Posted in Media

Life imitates art

Metro article, Thursday May 27, Page 6

Let’s put aside for a second that an article was written based entirely off a Facebook group with a few thousand members (actually I found four of them, the largest with more than 145,000 members), what’s interesting here is the photo that accompanies it (spotted by a commenter in the previous post). It’s not a photo of Paul Bernardo and Karla Homolka, but rather one of actors Misha Collins and Laura Prepon portraying Bernardo and Homolka in the 2006 film Karla:

Misha Collins and Laura Prepon try their best to be creepy in Karla

From this I can draw only two conclusions:

1. These actors resemble their subjects much more than I think they do;

2. Editors at Metro are so young they have no idea what Karla Homolka and Paul Bernardo look like

The real Paul Bernardo and Karla Homolka (right?)

12 thoughts on “Life imitates art

  1. mike

    Enough Karla. She was one bad dudette. But we should condemn the prosecution for falling for her story. I wish Paul a long happy life with Bubba. Karla beat the system; that’s the bad part.We paid fpr her education? In the end she was smartest. Why do we keep reminding her to apply for a pardon? Anyone want her back in Canada?

    Reply
  2. Vahan

    This “newspaper” and the other piece of trash that is given out in the subways are just garbage. The cars are filled with these pieces of shit, the stairs have pages flying around from the wind, and people who pick them up to read are just general assholes for dropping them on the floor. So they have a target market of assholes, and they are filling the void with vapid, moronic sentences. How do you expect them to fill up pages of crap, but with more crap. I won’t be surprised if they write a story about your blog writing about the story they wrote. There is value in paying for stuff. Professionalism.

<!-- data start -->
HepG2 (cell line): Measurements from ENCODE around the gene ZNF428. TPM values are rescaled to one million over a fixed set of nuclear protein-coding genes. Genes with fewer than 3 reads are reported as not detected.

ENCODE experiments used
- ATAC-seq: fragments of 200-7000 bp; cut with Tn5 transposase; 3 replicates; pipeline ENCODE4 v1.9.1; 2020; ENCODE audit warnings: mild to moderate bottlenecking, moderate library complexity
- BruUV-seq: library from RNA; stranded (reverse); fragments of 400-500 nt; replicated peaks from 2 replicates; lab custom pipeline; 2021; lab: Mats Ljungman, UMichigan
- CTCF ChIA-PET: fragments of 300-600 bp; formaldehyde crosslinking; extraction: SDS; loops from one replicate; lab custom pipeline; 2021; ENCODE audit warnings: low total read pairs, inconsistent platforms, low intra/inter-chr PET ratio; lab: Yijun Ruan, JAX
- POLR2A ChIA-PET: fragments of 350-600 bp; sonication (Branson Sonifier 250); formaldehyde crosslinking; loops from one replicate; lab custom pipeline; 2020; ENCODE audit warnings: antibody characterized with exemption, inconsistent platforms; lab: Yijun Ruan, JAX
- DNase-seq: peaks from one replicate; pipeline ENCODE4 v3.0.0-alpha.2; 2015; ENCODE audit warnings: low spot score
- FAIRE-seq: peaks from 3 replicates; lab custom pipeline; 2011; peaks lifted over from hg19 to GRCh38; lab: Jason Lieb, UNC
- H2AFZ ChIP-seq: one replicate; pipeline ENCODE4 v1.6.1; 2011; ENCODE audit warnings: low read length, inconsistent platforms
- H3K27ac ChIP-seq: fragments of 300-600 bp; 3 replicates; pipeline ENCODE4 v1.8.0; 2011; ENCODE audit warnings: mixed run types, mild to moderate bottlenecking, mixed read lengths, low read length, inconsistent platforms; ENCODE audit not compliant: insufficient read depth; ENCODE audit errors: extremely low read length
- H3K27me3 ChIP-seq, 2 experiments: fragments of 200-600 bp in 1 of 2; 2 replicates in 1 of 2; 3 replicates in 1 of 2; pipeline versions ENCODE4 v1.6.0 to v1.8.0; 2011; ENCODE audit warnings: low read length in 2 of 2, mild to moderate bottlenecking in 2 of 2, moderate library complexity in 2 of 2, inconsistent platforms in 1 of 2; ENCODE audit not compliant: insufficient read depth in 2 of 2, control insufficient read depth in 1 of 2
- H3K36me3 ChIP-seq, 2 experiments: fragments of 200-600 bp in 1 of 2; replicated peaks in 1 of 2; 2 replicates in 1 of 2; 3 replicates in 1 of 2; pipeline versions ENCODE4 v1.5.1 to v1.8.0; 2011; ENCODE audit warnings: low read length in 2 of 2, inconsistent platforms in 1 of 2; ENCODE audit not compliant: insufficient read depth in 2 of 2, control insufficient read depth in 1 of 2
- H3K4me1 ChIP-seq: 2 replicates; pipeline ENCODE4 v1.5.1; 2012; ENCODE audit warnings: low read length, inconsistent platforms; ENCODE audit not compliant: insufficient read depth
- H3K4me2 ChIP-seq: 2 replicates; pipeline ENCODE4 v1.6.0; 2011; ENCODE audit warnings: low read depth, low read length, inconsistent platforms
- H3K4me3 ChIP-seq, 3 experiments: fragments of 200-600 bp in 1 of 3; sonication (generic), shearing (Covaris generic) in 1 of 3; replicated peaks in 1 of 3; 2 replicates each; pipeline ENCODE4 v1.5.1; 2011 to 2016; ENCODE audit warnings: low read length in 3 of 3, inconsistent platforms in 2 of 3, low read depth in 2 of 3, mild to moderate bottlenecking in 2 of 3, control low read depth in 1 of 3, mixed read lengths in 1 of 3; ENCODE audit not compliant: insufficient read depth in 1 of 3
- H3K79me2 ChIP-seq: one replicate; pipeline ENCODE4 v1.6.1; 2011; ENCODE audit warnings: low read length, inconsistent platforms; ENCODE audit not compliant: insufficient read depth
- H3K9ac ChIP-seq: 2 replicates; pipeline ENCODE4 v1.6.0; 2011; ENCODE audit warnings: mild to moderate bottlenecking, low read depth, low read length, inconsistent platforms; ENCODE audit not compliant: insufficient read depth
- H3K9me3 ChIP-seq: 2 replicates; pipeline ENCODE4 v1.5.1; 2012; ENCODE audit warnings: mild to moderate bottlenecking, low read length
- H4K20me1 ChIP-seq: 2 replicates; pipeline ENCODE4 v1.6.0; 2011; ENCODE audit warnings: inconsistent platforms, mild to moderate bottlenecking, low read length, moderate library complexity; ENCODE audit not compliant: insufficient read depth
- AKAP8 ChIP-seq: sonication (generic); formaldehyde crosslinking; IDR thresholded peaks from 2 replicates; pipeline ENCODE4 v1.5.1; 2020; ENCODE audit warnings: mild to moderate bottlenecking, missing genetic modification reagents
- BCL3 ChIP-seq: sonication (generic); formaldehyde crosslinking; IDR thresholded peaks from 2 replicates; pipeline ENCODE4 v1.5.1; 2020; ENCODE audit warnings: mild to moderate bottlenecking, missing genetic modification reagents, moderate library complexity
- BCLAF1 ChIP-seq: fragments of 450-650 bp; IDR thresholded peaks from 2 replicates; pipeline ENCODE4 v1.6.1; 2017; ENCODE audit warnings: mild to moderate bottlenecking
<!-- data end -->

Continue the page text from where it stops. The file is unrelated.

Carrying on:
Reply
    1. JF

      I’m sorry man, but why would a newspaper be trash BECAUSE people leave it everywhere instead of putting them in a recycle bin (or even a trash can?)

      The only reason it is like that is because people get them for free, and since they don’t have a particular bound with it, they don’t care carrying it around once they finished reading it. When people buy the newspaper (Gazette, JdM, La Presse, Devoir), they will keep it and bring it because they had to give money for it, even if it is only a mere 1$.

      If I remember correctly, before Metro arrived, cars were still filled with other paid newspapers. Things ares way better now than they used to be, considering the metro disposable bins are often filled with used newspapers.

      If you want to discuss the content, discuss the content, not the fact that some people don’t dispose of them properly.

      Oh, and by the way, have you ever written a “moronic sentence” that was read by a couple of hundred thousands persons? Have you ever written something more complete than reusing words like “assholes, trash, garbage” in a single flaming four lines paragraph?

      Reply
      1. Vahan